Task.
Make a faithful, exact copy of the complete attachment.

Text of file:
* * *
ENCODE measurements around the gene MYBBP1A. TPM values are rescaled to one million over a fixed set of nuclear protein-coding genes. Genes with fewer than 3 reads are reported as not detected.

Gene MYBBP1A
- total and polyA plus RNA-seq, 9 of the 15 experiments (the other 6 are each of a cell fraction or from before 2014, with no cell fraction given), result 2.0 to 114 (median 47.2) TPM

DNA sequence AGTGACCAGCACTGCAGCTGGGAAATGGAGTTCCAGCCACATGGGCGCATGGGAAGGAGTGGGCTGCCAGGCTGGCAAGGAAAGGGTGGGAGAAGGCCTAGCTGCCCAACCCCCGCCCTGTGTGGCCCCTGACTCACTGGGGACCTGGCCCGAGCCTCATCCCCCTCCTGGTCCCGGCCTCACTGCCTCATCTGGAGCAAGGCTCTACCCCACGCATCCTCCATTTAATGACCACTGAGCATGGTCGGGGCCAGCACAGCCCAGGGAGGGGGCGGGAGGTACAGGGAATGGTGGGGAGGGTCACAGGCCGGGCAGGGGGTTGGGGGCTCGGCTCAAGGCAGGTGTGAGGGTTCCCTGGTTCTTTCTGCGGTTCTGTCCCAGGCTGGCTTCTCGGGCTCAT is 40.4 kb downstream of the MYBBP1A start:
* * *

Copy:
ENCODE measurements around the gene MYBBP1A. TPM values are rescaled to one million over a fixed set of nuclear protein-coding genes. Genes with fewer than 3 reads are reported as not detected.

Gene MYBBP1A
- total and polyA plus RNA-seq, 9 of the 15 experiments (the other 6 are each of a cell fraction or from before 2014, with no cell fraction given), result 2.0 to 114 (median 47.2) TPM

DNA sequence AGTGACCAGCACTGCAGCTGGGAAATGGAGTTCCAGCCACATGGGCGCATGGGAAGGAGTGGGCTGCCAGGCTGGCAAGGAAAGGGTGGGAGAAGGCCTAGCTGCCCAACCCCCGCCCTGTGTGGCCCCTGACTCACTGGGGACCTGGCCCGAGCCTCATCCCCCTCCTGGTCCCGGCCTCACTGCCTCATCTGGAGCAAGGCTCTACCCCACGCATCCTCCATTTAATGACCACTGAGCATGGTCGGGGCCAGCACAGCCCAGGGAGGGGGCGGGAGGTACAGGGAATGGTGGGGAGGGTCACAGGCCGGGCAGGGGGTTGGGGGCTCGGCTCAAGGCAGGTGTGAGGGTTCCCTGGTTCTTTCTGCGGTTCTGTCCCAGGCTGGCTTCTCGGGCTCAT is 40.4 kb downstream of the MYBBP1A start: